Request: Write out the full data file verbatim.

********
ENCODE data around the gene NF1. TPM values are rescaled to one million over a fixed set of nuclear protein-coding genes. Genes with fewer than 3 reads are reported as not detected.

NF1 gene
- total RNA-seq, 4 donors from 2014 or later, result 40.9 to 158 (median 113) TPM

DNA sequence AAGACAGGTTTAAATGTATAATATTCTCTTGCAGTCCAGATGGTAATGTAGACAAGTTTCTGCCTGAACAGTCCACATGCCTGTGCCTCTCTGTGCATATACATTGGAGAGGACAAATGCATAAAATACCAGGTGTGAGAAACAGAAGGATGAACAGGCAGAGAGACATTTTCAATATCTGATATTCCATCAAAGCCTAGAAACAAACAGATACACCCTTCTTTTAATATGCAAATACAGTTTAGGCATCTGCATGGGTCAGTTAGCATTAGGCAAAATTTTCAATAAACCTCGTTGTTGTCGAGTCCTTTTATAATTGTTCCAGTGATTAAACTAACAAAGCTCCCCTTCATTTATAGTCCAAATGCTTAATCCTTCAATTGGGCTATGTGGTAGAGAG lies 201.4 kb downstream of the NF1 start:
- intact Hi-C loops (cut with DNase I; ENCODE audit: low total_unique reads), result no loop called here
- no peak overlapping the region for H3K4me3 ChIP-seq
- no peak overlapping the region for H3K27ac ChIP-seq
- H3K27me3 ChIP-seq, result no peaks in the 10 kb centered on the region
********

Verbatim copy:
ENCODE data around the gene NF1. TPM values are rescaled to one million over a fixed set of nuclear protein-coding genes. Genes with fewer than 3 reads are reported as not detected.

NF1 gene
- total RNA-seq, 4 donors from 2014 or later, result 40.9 to 158 (median 113) TPM

DNA sequence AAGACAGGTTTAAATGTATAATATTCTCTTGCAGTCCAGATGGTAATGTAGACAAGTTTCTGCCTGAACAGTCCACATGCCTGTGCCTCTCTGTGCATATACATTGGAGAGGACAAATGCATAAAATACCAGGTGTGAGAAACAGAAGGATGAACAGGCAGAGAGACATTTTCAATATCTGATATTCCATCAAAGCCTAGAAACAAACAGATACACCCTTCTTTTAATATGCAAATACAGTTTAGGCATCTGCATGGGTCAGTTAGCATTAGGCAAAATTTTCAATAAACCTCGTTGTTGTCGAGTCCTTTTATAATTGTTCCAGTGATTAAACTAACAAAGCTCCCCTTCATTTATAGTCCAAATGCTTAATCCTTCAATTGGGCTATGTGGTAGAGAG lies 201.4 kb downstream of the NF1 start:
- intact Hi-C loops (cut with DNase I; ENCODE audit: low total_unique reads), result no loop called here
- no peak overlapping the region for H3K4me3 ChIP-seq
- no peak overlapping the region for H3K27ac ChIP-seq
- H3K27me3 ChIP-seq, result no peaks in the 10 kb centered on the region